- Archadia of Final Fantasy XII is very based around hierarchy. Besides the noble houses, which can mix this with Royal Blood, there's also the Gentry, who tend to look down on commoners. There's also an intermediate class, which tend to behave fairly close to trope too.
- Dragon Age: Origins has got a hierarchical system of nobility loosely based on that of England, with Teyrns (Dukes), Arls (Earls), and Banns (Barons) in that order of status. Dwarves have also their own caste system, where the members of upmost caste are either ridiculously rich or belong to a noble family. (And then there's Paragons, but let's not go there...)
- Interestingly enough, the Banns are technically just a noble(wo)man who has a number of freeholds sworn to it. The peasants are free to chose whoever they want to be their Bann and can change allegiance whenever they want, which can lead to age long feuds between family's of Banns, ex-Banns and aspiring Banns. Most people just goes with the same lord as their parents did, as his castle and soldiers are usually the closest, any threatens of what said soldiers might do if their Lord don't get enough votes are left unsaid.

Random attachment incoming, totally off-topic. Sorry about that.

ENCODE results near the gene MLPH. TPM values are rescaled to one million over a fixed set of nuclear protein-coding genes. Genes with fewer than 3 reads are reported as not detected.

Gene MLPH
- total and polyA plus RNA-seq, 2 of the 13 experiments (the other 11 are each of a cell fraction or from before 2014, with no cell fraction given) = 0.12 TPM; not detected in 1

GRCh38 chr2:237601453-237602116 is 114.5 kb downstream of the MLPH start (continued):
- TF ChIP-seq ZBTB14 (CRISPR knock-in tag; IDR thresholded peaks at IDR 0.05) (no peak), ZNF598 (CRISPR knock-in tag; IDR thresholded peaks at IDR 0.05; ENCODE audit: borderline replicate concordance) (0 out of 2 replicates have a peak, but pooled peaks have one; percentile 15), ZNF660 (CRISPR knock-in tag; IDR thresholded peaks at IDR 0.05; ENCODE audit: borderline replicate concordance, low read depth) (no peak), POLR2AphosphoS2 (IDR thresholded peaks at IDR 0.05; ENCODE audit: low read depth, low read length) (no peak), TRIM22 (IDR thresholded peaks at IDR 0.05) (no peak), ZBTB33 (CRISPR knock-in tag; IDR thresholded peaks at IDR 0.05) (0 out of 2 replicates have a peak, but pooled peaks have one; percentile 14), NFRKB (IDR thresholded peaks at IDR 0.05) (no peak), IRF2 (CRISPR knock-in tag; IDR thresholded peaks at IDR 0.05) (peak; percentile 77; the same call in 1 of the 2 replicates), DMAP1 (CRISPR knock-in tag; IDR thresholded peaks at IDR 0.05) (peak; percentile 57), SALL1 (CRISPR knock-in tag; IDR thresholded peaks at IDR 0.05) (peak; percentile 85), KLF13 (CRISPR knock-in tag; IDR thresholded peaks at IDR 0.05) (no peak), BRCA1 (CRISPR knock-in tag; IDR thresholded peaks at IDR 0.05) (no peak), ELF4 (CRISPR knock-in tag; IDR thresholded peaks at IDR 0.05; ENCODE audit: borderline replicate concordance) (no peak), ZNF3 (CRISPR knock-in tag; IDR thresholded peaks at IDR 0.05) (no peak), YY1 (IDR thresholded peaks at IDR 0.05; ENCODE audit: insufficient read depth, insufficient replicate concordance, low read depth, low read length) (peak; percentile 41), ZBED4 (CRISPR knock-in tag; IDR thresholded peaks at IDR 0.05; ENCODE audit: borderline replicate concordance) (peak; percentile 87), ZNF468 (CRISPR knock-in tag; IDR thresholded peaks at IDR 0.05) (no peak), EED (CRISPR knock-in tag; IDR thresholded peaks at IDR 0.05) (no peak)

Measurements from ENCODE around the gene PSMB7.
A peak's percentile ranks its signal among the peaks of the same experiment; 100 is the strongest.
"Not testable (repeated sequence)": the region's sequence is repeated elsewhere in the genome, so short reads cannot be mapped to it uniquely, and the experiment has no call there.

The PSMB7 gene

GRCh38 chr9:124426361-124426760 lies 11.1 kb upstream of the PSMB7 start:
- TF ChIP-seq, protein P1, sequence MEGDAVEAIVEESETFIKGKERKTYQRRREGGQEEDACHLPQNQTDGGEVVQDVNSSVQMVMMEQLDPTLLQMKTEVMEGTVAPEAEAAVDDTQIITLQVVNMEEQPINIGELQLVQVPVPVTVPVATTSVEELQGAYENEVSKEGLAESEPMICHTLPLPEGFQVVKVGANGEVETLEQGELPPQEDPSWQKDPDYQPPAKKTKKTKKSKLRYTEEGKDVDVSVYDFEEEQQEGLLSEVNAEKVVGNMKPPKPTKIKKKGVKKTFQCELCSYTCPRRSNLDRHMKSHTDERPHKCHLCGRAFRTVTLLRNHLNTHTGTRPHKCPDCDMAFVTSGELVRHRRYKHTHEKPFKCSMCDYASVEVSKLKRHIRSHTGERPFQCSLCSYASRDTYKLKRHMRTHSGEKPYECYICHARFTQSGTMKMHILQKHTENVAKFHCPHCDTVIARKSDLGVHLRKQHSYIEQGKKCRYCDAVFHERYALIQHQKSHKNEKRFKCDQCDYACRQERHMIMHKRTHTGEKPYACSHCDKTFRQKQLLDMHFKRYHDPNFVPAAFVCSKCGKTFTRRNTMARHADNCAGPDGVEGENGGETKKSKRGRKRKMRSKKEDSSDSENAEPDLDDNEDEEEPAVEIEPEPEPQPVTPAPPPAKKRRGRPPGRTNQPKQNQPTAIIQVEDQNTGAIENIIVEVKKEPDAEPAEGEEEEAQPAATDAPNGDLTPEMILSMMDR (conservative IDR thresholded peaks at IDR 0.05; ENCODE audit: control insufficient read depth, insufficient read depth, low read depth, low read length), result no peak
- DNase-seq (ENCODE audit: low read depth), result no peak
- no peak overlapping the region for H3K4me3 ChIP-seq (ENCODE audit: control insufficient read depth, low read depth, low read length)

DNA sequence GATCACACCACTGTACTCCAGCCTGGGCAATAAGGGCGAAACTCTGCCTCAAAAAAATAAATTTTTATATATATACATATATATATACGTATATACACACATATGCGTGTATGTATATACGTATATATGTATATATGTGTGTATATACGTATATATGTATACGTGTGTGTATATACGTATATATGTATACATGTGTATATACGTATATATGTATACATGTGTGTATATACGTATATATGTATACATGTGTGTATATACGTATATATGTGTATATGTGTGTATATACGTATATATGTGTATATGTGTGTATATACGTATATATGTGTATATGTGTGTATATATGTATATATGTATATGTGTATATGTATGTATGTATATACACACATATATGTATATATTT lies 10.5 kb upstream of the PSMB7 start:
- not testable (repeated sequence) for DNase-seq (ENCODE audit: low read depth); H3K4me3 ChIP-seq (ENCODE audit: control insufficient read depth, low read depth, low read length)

- The icon for the Human Noble origin is a drop of blue blood with a crown over it, since they are the younger child of a Teyrn.
- Deus Ex Icarus Effect: Lucius describes himself as a "scion of blue bloods from the old country" in the book's prologue.
- In Star Wars: The Old Republic, Alderaan is in a terrible mess due to the untimely death of the Queen and her heir, plunging the planet into a free-for-all civil war among about a half-dozen houses of these. The main issue is that the rather crazy head of House Ulgo has usurped the crown, declared the planet's independence, and started destroying the other noble houses. Seeing as about half the surviving houses support the Republic (including House Organa), whereas the Empire is backing their rivals House Thul (who started as merchants and earned their lands and titles), the planet becomes a miniature version of the whole galactic war.
- The Sith Warrior is stated to be the scion of a prestigious family of Sith. The fact that they come from a high class background is why Vemrin, their rival on Korriban and a former slave who had to climb his way to the top, hates them.